The Roots of Surveillance America
In the beginning there was J. Edgar Hoover.
NOVEMBER 22, 2011 by WENDY MCELROY
How did intelligence-gathering in the United States become centralized and opposed to civil liberties?
The answer lies in war, fear-mongering, political ambition, and the career path of the most pragmatic bureaucrat America has produced: J. Edgar Hoover (1895–1972), the first director of the Federal Bureau of Investigation (FBI). A supremely political animal, Hoover occupied high office for nearly 50 years, during which he was instrumental in laying the foundation for a national security state.
A national security state is one that is constantly at war and vigilantly on guard against “the enemy” who is both external and internal. The external enemy can be a combatant country or a concept, like communism or terrorism. The internal enemy is anyone within the nation who disagrees with official war policy or espouses the “wrong” concept.
Bureau of Investigation
Hoover’s career was born in war and in fighting “the enemy.” Before World War I the then-Bureau of Investigation (BI) pursued federal crimes, such as transporting women across state lines for immoral purposes (the Mann Act, 1910). During the war the Justice Department, under which the BI functioned, shifted its focus to domestic security. It targeted the foreign-born within America.
In 1918 the Alien Enemy Bureau opened to track foreign nationals, radicals, and other suspected subversives. In his book J. Edgar Hoover and the Anti-Interventionists, historian Douglas M. Charles observed that it was in this bureau “that a young J. Edgar Hoover . . . learned to use administrative procedures to bypass legal restraints.”
Fear of subversives outlived the war. As Russia plunged deeply into communism, massive strikes rocked America; the labor unrest was blamed on socialists and foreign radicals. In 1919 Attorney General A. Mitchell Palmer appointed Hoover as head of the newly formed Radical Bureau with the mission of rooting radicalism out of American soil. Approximately 10,000 “subversives” were arrested, with several hundred foreigners deported. Civil liberties were ignored or skirted; for example, immigration regulations were altered specifically to facilitate deportations.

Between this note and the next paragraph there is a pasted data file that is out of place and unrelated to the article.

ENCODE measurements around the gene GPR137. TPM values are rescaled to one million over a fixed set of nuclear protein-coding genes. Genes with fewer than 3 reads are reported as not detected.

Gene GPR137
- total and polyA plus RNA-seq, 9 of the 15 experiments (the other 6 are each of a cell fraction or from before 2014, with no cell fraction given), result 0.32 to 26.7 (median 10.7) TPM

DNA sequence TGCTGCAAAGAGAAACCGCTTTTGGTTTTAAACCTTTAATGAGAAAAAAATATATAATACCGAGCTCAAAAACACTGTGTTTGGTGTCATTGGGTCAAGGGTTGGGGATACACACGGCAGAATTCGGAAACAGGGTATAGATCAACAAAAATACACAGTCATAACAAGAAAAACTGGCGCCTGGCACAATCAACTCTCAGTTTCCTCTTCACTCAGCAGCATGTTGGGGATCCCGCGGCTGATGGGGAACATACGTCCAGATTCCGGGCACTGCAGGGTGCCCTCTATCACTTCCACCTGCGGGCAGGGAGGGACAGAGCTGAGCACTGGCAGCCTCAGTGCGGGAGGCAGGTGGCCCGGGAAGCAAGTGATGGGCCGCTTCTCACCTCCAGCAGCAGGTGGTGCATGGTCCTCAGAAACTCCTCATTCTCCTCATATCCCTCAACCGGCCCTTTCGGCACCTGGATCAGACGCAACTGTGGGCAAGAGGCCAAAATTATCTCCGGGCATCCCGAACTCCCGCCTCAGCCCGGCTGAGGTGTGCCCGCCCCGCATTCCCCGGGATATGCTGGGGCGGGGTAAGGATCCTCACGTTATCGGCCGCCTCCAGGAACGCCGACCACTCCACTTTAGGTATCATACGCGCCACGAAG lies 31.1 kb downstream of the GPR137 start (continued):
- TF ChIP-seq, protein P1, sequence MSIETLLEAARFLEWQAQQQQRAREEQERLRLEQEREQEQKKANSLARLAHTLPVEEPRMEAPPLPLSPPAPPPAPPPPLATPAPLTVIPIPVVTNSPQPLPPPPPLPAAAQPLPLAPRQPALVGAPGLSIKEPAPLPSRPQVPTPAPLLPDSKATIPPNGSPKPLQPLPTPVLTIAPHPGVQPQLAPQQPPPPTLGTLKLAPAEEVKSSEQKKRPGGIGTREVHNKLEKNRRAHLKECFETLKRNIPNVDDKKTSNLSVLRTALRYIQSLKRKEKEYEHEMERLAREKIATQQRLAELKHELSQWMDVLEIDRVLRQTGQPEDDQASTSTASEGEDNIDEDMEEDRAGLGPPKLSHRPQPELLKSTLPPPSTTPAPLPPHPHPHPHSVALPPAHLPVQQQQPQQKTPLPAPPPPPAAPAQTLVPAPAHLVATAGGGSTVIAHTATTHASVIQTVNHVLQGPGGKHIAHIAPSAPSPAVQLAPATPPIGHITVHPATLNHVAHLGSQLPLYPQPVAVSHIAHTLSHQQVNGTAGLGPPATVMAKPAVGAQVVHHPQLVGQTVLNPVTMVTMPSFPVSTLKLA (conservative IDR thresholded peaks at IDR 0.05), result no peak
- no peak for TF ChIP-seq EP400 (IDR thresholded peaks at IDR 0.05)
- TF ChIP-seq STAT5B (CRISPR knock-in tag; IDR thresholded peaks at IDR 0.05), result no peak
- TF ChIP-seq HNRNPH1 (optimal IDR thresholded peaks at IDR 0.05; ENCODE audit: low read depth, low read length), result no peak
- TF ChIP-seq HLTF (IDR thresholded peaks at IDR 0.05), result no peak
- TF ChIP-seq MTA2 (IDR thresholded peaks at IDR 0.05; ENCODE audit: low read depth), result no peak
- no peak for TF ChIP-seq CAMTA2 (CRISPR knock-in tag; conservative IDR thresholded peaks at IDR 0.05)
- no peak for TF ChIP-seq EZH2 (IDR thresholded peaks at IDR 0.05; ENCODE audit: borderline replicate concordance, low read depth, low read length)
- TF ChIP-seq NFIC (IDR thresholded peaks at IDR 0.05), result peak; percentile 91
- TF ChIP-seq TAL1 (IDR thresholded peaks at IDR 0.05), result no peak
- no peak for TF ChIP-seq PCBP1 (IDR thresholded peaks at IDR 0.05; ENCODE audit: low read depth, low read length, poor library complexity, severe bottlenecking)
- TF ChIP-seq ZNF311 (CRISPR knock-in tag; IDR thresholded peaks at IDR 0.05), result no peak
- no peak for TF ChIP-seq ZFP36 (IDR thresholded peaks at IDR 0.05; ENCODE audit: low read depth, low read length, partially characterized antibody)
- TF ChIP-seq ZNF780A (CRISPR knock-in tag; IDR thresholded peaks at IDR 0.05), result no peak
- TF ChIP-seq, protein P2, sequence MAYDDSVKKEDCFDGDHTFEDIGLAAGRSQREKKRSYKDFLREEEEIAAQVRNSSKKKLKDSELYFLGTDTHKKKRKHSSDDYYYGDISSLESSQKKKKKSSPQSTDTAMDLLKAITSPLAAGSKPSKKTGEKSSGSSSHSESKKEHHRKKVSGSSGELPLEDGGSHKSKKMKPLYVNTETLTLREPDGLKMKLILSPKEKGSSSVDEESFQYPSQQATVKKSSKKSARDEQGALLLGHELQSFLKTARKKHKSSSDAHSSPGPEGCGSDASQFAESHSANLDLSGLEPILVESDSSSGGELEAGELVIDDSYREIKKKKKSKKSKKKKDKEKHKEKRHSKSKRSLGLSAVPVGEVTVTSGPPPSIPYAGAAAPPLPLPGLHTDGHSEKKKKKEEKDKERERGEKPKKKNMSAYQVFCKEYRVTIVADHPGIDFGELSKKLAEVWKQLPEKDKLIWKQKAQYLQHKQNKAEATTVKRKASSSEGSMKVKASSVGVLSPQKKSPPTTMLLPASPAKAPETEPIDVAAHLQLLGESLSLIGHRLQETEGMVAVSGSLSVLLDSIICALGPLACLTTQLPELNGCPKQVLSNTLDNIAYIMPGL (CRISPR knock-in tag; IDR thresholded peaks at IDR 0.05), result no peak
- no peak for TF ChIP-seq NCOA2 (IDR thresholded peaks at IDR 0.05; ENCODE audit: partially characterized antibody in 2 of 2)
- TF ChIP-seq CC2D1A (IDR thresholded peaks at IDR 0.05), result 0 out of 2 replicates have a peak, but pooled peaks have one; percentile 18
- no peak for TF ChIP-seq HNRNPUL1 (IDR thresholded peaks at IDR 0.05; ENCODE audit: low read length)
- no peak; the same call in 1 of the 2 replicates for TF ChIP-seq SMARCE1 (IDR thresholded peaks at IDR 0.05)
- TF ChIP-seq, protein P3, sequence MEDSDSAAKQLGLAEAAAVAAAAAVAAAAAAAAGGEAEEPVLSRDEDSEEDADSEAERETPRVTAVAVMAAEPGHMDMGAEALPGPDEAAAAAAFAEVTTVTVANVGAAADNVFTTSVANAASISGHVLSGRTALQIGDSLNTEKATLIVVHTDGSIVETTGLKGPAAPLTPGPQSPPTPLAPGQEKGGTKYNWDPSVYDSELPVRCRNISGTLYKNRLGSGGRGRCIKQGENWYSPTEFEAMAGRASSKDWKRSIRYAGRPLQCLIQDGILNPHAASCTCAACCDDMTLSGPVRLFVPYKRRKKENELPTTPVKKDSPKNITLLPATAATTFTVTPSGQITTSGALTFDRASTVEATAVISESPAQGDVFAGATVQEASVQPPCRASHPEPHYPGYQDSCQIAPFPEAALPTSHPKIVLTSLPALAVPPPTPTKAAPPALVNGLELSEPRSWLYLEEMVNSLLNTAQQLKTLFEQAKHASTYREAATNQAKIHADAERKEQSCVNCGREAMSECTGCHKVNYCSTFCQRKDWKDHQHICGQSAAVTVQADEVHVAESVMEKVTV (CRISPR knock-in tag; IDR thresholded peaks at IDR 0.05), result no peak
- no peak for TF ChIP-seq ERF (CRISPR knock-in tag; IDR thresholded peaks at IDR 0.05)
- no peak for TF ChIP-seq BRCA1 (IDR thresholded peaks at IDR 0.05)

In 1923 the BI’s abuses became a raging public scandal and a new attorney general vowed to clean house. In 1924, despite his role at the Radical Bureau, Hoover assumed BI’s leadership. Publicly he pledged an end to civil liberties violations. Privately he developed procedures to gather prohibited intelligence on the sly. For example, sensitive information never entered the BI’s files but was placed directly on Hoover’s desk to enter a parallel filing system. Hoover began to amass the vast database of personal information for which so many politicians in future decades would fear him.
Under the presidency of Democrat Franklin D. Roosevelt (1933-1945), the Republican-appointed Hoover made himself useful by providing intimate reports on FDR’s political opponents; indeed, Hoover’s power increased under Republican and Democratic presidents because his services were of bipartisan value. Civil liberties violations were largely ignored. In the 1930s high-profile crime sprees, such as that of bank-robbing John Dillinger, allowed the federal government to develop an expansive crime program through which the BI assumed jurisdiction in areas formerly reserved to the states. In July 1935 the Federal Bureau of Investigation emerged. A federalized combination of intelligence gathering and crime control was established.
As fascism grew in Europe FDR focused on foreign policy and domestic security. In August 1936 a private meeting between FDR and Hoover was recorded in then-confidential memoranda. FDR wanted “a broad picture” of subversive groups and, again, Hoover side-stepped legal obstacles through an administrative tactic. The FBI was allowed to investigate “any matters referred to it by the Department of State.” Thereafter, the FBI closely monitored journalists, political activists, antiwar advocates, isolationists, and critics of FDR.
At this point the FBI became primarily an intelligence-gathering agency. Moreover, through administrative ruses and covert means, the agency functioned largely without legislative approval or public scrutiny; it became increasingly autonomous.
Hoover then moved to ensure a monopoly on domestic intelligence. In 1939 FDR considered giving this authority to an interdepartmental committee. In his book Charles explained that Hoover warned the attorney general “of the civil liberty abuses” during the Palmer years and “argued that centralizing domestic investigations within the FBI could avoid the mistakes of the past. This clever civil libertarian argument worked. . . .” Domestic intelligence was placed under the authority of the FBI, Military Intelligence Division, and Office of Naval Intelligence; most importantly, the FBI coordinated all information.
From American entry in World War II through the ensuing Cold War, civil liberties gave way to security concerns. By then the FBI was already positioned as a centralized agency of social control, which was maintained through gathering intelligence for political purposes.
Hoover retained his FBI power base until his death in 1972. Subsequent “national security” agencies have followed in his footsteps by remaining secretive, by using administrative procedures to violate civil liberties, and by being useful to both parties. In a real sense, it is a photo of Hoover that should looking down on America as Big Brother.